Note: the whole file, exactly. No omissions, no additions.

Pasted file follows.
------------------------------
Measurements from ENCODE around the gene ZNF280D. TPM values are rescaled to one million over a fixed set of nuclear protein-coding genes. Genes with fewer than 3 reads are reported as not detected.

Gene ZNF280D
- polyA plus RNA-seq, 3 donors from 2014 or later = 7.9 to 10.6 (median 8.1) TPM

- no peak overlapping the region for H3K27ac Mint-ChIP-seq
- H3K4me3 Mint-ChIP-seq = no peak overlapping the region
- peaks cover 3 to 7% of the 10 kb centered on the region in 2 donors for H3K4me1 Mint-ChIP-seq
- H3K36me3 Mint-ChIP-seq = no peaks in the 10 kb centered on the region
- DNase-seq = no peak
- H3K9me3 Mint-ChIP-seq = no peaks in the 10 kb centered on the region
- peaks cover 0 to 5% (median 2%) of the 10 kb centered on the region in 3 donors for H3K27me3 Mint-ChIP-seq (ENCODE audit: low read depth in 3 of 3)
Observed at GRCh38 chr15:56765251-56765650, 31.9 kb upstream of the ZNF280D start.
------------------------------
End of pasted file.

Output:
Measurements from ENCODE around the gene ZNF280D. TPM values are rescaled to one million over a fixed set of nuclear protein-coding genes. Genes with fewer than 3 reads are reported as not detected.

Gene ZNF280D
- polyA plus RNA-seq, 3 donors from 2014 or later = 7.9 to 10.6 (median 8.1) TPM

- no peak overlapping the region for H3K27ac Mint-ChIP-seq
- H3K4me3 Mint-ChIP-seq = no peak overlapping the region
- peaks cover 3 to 7% of the 10 kb centered on the region in 2 donors for H3K4me1 Mint-ChIP-seq
- H3K36me3 Mint-ChIP-seq = no peaks in the 10 kb centered on the region
- DNase-seq = no peak
- H3K9me3 Mint-ChIP-seq = no peaks in the 10 kb centered on the region
- peaks cover 0 to 5% (median 2%) of the 10 kb centered on the region in 3 donors for H3K27me3 Mint-ChIP-seq (ENCODE audit: low read depth in 3 of 3)
Observed at GRCh38 chr15:56765251-56765650, 31.9 kb upstream of the ZNF280D start.